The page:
H-Diplo Article Review 1020- "Trouble Brewing"

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H-Diplo Article Review 1020

17 February 2021

Andrei Lankov.  “Trouble Brewing: The North Korean Famine of 1954–1955 and Soviet Attitudes toward North Korea.”  Journal of Cold War Studies 22:2 (Spring 2020):  3-25.

Review Editors: Thomas Maddux and Diane Labrosse | Production Editor: George Fujii

Review by Andrew S. Natsios, Texas A&M University

Andrei Lankov has done a great service to those who are interested in North Korea with his research and writing on the hidden 1954-1955 famine.  The existence of this famine, so long unknown to the outside world, is testament to the remarkable degree of the control over information that was exercised by the Democratic People's Republic of Korea (DPRK).  Lankov has used Soviet and Eastern bloc archives which were opened after the collapse of the Soviet Union, and which have been virtually untouched by other scholars.  This is one of a very few articles written on the subject.[1]

Lankov describes some of the causes of 1954-55 famine.  One key element was the destruction of the DPRK’s industrial infrastructure during the Korean War, which made the country dependent on agriculture as its principal source of income.  Pyongyang then imposed the forced collectivization of farms, which was the immediate cause of the famine.  North Korea adopted a Stalinist system of food control to feed the country, where the population received twice-monthly rations through the state controlled Public Distribution System (PDS).  The PDS bought grain from the collective farms at heavily discounted prices, and then sold it to workers at higher prices, although below market levels.  This system had several severe weaknesses, one of which was that local authorities in Marxist systems regularly exaggerated the size of the harvests.  In the case of North Korea in 1954-55 local officials exaggerated the harvest by 50-70%.  Since Pyongyang thought much more grain had been harvested than was actually the case, it badly underestimated how much farmers would have to eat once the state had claimed its share. This problem was compounded by farmers slaughtering their cattle and pigs as a reaction to the forced collectivization rather than give them up to the collective farms.  This reduced available protein in people’s diet in subsequent years.  Historically, North Korea has blamed bad weather, which was a factor in 1954 and the mid-1990s, for its food crises, but it was not the real cause of either famine.  Ultimately, forced collectivization – which also caused major famines in other Communist countries such as Ukraine (1930-34) and China (1958-1962) -- was the real culprit.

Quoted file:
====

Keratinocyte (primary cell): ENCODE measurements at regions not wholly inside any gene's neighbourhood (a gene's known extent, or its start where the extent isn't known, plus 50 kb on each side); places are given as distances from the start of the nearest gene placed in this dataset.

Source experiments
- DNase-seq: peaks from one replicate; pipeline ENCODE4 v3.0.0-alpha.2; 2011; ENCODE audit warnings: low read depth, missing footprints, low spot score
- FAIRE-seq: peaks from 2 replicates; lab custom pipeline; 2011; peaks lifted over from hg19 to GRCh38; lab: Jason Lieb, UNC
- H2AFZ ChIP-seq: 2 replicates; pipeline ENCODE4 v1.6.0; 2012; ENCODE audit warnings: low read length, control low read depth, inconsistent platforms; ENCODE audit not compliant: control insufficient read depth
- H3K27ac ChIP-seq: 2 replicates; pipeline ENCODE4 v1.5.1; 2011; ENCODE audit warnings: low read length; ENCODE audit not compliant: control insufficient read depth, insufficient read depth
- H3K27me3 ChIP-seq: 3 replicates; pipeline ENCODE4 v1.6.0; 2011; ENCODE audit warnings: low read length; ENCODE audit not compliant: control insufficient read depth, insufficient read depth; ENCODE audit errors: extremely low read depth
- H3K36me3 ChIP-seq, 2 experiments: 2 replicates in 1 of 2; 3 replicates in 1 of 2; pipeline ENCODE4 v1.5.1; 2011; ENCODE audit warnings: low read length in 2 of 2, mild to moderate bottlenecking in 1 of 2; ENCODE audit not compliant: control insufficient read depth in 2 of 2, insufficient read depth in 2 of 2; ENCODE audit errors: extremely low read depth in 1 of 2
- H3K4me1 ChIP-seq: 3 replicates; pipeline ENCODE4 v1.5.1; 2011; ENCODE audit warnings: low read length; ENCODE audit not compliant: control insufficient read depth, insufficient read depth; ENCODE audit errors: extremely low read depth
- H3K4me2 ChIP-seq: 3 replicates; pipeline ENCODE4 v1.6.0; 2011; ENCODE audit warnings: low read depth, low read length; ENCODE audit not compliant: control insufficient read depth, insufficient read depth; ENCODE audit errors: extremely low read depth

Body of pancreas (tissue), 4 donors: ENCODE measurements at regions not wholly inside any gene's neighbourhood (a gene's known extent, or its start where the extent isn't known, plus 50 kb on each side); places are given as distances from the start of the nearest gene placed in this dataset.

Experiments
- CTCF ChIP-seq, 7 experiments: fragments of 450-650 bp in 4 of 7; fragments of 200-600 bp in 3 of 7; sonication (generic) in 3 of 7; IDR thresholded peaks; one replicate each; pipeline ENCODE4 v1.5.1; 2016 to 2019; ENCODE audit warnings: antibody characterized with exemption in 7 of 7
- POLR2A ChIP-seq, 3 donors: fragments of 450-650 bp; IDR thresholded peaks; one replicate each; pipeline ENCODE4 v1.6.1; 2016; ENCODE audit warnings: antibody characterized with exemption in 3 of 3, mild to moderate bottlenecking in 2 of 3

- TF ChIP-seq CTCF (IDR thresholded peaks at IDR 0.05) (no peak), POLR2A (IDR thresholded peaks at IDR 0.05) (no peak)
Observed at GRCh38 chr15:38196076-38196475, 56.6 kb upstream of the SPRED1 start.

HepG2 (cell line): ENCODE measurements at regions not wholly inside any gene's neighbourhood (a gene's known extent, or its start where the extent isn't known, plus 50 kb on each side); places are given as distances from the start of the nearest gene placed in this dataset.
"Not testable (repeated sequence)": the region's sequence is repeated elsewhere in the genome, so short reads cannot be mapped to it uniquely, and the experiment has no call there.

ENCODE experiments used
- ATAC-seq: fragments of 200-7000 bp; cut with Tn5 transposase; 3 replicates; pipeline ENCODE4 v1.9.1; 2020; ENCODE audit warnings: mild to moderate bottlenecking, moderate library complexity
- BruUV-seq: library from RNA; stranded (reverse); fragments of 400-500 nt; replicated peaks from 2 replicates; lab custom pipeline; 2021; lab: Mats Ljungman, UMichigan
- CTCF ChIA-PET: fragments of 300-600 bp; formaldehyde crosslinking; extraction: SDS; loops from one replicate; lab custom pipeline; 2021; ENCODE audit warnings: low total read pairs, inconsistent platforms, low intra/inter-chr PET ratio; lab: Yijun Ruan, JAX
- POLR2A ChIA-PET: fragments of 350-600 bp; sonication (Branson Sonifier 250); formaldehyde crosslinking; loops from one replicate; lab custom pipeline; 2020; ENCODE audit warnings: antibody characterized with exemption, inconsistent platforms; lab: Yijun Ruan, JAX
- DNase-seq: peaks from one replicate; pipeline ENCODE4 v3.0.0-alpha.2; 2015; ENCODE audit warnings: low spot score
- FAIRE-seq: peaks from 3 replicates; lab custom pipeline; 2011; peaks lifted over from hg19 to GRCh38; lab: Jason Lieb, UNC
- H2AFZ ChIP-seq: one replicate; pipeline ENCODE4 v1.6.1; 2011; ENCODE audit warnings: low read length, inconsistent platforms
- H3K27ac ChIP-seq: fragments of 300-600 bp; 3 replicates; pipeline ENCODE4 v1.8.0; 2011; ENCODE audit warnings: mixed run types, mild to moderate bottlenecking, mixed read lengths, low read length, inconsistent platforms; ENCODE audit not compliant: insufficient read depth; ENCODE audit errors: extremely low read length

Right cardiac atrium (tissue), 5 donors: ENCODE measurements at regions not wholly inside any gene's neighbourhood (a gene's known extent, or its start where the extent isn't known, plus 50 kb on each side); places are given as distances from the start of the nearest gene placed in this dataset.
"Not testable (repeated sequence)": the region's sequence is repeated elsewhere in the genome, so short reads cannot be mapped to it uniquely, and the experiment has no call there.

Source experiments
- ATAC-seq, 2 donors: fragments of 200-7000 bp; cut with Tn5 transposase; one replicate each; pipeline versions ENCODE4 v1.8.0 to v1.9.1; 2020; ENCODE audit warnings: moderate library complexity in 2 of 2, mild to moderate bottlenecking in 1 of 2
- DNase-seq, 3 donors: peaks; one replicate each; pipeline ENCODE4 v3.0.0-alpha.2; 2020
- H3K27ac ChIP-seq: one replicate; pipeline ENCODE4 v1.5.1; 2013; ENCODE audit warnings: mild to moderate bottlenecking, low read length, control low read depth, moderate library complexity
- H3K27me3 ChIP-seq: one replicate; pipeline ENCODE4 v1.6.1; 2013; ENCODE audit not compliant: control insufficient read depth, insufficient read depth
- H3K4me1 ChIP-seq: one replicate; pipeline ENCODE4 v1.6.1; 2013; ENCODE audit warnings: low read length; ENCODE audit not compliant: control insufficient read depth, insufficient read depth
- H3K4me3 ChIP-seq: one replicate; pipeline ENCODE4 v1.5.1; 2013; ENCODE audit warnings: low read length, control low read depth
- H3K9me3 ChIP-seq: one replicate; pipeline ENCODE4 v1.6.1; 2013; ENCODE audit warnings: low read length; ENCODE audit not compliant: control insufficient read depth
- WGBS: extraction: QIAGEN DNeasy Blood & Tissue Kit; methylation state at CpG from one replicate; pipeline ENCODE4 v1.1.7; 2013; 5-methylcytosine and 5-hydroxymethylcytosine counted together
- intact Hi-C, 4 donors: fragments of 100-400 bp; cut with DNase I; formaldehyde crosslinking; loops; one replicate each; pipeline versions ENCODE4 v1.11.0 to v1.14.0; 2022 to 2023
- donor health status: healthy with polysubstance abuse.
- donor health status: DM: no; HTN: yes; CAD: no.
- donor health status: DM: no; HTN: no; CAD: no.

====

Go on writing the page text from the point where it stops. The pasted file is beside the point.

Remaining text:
Given the Soviet experience with the Ukrainian famine, it should not have come as a surprise to Pyongyang that forced collectivization would turn out badly.  Famine response experts use what are called pre-famine indicators to predict impending famine.  One of these indicators is rising food prices compared to wages.  When wages are static and food prices jump dramatically over a short period of time, a food crisis often results.  Lankov reports that rice prices in DPRK markets increased ten-fold between 1954 and 1955, but wages remained flat.  Rice cost 40-50 won before the crisis but rose in a year to 400 won (9).  This in and of itself should have been a warning sign to Pyongyang of an impending nutritional catastrophe.

Apparently the North Korean government learned very little from the earlier famine. In 1994-98, the country experienced a second major famine.  Hwang Jang-yop, the third highest ranking member of the DPRK Politburo who defected to South Korea in January 1997, reports the famine killed 2.8 million people.  Hwang wrote in an essay The Problems of Human Rights in North Korea:

“That more than 1.5 million people died of hunger from 1995 to 1996 is an irrefutable fact.  We do not have accurate data about the situation from 1997 to 1998, but since the food supply did not improved [sic] much, it can be deduced that at least a million people have met their deaths every year.  According to reports that Chinese telecommunications company Xinhua claims it received from officials of the Agricultural Committee in North Korea, a total of 2.8 million people have starved to death at last count at the end of 1997.”[2]

Lankov argues that the 1954-1955 famine was less severe than the later one in the 1990’s, but he could not find much archival mortality data to confirm this finding.  However, he does quote the East German Ambassador to North Korea, Richard Fischer, who reported that about 25% of the children had died (he did not define ‘child, 10).  The population of the North was 7.7 million in 1954, of which 3.5 million were between 0-14 years old.[3] A death rate of twenty five percent applied against 3.5 million children would be 850,000 deaths.  If the 25% is applied against a more limited definition of children, say between 0-7 years, rather than 0-14 years, the death rate would be on the order of 400,000 of children’s deaths.  This would not include the deaths of elderly and infirm people, pregnant and lactating mothers (who are also vulnerable because they are providing nutrition to two people), and of the most destitute, which would probably double that number.  With 800,000 deaths out of a population of 7.7 million, it would mean more than 10% of the country perished, thus making it proportionately as severe as the 1990’s famine.